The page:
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Right From The Ground Up on Substack

Rules for Radical Patriots

Andrew Kloster outlines 28 ‘rules’ for all young patriots to live by.

American Affairs

The Future of China’s Semiconductor Industry

“For the foreseeable future, the semiconductor industry will remain a critical sector, a high stakes geopolitical issue, and a source of tension between Beijing, Washington, and Taipei.”

Bombardier Books

They’re Not Listening: How The Elites Created the National Populist Revolution

They’re Not Listening serves as a fantastic primer on the issues that young patriots should care about—immigration, foreign policy restraint, media bias, economic inequality, and more. Chapters 4 and 5 of offer a thorough summary of both the illegal and legal immigration issues facing America today. Written by American Moment Board of Advisor Member Ryan Girdusky.

City Journal

The Biden Threat to Law Enforcement

Police departments should go on the offensive now against the race-based assault that a prospective Democratic Justice Department would bring.

The American Conservative

Time For GOP To Focus On The Family

John A. Burtka IV of The American Conservative makes the case that conservatives should prioritize social cohesion over globalization.

Public Discourse

Toward a New Jurisprudential Consensus: Common Good Originalism

Common good originalism is the best constitutional complement to a politics of a conservative restoration. It is ordered toward a profoundly and distinctly conservative politics that elevates the concerns of nation, community, and family over the one-way push toward ever-greater economic, sexual, and cultural liberationism.

The New Criterion

Unmaking The Met

The Metropolitan Museum of Art reopened to the public in late August. Those of us who lined up outside early shared a special sense of relief at its return.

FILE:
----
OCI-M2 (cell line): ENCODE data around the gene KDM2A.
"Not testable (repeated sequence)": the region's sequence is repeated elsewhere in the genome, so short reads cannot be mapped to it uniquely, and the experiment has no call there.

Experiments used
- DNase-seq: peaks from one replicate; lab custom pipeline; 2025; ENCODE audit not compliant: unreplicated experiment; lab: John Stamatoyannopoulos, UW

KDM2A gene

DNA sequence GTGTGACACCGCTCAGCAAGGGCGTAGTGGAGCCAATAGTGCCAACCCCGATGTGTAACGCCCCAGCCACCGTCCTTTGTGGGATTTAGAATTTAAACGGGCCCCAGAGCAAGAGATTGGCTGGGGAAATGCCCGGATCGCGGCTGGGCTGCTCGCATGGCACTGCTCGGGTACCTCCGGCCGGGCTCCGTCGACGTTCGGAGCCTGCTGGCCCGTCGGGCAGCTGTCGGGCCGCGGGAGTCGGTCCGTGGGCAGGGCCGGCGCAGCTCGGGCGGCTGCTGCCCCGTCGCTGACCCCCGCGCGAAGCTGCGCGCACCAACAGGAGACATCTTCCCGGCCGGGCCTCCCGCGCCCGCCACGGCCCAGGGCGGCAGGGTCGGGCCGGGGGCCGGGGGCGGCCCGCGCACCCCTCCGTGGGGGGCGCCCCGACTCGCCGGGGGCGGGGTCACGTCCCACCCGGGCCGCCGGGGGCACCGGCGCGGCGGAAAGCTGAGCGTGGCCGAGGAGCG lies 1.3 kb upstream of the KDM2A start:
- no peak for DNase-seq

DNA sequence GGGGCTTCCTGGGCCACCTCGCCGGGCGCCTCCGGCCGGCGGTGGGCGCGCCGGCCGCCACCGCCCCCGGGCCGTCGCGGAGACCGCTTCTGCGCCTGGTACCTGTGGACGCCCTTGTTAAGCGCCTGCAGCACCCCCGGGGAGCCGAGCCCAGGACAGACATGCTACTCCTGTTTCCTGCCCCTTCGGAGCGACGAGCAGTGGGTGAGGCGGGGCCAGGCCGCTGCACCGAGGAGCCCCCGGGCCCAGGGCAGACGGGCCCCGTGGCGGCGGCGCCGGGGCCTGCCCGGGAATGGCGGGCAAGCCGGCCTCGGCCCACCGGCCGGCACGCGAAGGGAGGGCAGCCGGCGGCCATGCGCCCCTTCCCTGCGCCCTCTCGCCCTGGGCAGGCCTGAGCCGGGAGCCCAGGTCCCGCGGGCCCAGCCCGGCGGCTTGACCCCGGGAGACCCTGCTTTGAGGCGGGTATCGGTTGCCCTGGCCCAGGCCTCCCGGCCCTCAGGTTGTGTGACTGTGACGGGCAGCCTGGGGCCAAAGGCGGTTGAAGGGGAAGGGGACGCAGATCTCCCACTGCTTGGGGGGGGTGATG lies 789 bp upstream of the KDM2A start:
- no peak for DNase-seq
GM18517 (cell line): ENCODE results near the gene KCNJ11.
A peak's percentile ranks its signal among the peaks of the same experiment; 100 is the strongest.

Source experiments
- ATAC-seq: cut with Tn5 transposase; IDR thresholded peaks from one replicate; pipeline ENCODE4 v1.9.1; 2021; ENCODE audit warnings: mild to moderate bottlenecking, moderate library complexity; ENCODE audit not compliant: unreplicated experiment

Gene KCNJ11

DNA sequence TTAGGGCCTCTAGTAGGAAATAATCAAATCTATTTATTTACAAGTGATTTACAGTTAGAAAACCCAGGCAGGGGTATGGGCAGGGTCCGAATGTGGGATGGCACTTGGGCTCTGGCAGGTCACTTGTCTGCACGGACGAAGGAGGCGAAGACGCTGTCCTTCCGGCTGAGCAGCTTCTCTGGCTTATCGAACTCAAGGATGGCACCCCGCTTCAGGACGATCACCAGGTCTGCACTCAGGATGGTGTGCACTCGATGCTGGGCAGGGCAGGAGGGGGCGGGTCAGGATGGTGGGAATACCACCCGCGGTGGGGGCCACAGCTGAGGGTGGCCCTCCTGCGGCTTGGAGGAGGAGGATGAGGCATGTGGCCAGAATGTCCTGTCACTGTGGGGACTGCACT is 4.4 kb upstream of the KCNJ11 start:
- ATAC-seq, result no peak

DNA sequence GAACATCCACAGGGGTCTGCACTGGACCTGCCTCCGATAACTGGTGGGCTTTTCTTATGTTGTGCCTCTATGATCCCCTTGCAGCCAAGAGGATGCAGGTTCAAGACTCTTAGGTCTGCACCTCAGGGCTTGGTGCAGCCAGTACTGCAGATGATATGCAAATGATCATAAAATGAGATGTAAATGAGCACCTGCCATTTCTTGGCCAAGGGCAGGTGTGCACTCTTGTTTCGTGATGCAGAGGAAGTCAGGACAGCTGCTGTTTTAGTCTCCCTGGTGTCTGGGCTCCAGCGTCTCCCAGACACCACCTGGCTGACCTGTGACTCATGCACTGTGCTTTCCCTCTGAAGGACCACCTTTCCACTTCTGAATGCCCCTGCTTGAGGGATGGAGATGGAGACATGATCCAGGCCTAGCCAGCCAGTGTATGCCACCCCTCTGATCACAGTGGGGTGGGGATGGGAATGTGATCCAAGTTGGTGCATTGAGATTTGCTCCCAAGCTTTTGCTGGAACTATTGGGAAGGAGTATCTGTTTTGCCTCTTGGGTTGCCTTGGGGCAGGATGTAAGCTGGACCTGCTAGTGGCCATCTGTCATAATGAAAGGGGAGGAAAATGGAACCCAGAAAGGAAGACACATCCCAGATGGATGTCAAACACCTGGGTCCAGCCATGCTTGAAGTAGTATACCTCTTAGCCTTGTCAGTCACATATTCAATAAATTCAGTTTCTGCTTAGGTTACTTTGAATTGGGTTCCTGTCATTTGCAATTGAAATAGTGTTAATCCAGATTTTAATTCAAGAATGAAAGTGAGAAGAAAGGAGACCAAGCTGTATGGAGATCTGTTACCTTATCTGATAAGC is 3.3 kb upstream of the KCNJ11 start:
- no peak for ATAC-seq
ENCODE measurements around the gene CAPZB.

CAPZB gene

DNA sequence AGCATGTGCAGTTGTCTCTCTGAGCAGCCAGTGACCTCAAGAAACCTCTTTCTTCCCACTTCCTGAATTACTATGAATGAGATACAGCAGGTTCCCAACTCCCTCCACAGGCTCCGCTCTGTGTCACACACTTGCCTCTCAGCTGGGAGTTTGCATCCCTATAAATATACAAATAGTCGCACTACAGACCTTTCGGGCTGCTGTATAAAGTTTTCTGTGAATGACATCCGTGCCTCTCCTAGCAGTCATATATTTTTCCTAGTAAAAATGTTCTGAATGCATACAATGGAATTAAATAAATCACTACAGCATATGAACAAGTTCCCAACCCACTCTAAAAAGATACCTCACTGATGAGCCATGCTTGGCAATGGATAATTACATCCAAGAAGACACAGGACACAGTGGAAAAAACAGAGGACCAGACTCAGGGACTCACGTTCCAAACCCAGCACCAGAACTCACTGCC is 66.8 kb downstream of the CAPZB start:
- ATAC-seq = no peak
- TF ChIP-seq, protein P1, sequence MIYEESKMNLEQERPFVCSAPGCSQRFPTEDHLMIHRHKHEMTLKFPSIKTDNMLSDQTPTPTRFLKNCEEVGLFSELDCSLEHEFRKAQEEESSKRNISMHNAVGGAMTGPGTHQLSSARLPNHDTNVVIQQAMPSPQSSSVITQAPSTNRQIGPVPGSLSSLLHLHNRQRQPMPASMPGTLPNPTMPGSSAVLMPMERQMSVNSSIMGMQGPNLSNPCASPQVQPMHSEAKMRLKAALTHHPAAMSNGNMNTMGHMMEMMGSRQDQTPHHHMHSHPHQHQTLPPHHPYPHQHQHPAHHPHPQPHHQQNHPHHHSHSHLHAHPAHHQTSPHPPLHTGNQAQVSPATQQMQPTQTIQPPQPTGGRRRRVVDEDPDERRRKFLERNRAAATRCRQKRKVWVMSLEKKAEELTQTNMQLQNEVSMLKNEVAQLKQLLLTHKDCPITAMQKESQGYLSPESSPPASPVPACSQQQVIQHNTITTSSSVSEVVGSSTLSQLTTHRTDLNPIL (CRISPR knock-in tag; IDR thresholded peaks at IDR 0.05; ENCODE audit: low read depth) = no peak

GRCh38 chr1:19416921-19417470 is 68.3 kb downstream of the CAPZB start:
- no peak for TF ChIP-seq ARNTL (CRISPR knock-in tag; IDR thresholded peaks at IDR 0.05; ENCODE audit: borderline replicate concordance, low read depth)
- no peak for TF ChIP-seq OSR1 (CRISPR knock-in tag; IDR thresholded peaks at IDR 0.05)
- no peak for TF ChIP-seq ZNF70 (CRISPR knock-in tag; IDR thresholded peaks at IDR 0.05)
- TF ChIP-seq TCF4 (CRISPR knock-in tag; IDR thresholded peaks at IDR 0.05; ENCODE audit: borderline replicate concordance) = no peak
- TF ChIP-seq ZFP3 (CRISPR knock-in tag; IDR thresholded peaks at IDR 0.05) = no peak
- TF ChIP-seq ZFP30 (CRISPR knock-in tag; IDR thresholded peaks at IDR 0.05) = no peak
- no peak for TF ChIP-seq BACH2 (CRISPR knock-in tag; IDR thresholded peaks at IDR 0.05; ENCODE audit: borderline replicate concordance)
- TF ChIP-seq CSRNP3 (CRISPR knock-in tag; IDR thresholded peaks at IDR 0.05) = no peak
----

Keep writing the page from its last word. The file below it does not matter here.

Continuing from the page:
Prospect Magazine

The ‘Diversification’ of Britain

In this prescient 2004 piece, David Goodhart asked the question: “Is Britain becoming too diverse to sustain the mutual obligations behind a good society and the welfare state?”

Simon & Schuster

The Age of Entitlement: America Since the Sixties

Christopher Caldwell makes the historical case that the reforms of the 1960s, reforms intended to make the nation more just and humane, left many Americans feeling alienated, despised, misled—and ready to put an adventurer in the White House.

The Federalist

Welcome to the Pink Police State

Americans are giving up political liberty in the name of health and safety, and in exchange for more interpersonal freedom.

The American Mind

Common Good Originalism

Hammer argues, contra Vermeule, that originalism need not be abandoned for conservatives to pursue the common good in the courts. Hammer argues that Vermeule’s proposal goes too far and instead a Hamiltonian understanding of the constitution would suffice.


The Story of Art

E. H. Gombrich’s seminal work, The Story of Art, is a survey of Western art from prehistoric times to the modern era. Published in 1950, it has often been regarded as one of the best introductions to art history for the general reader—and includes hundreds of high-quality images for your enjoyment.

Basic Books

The Virtue of Nationalism

In the Virtue of Nationalism, Yoram Hazony looks at the clash between the nation-state and empires and shows how nationalism and local particularity are the best foundations for the state.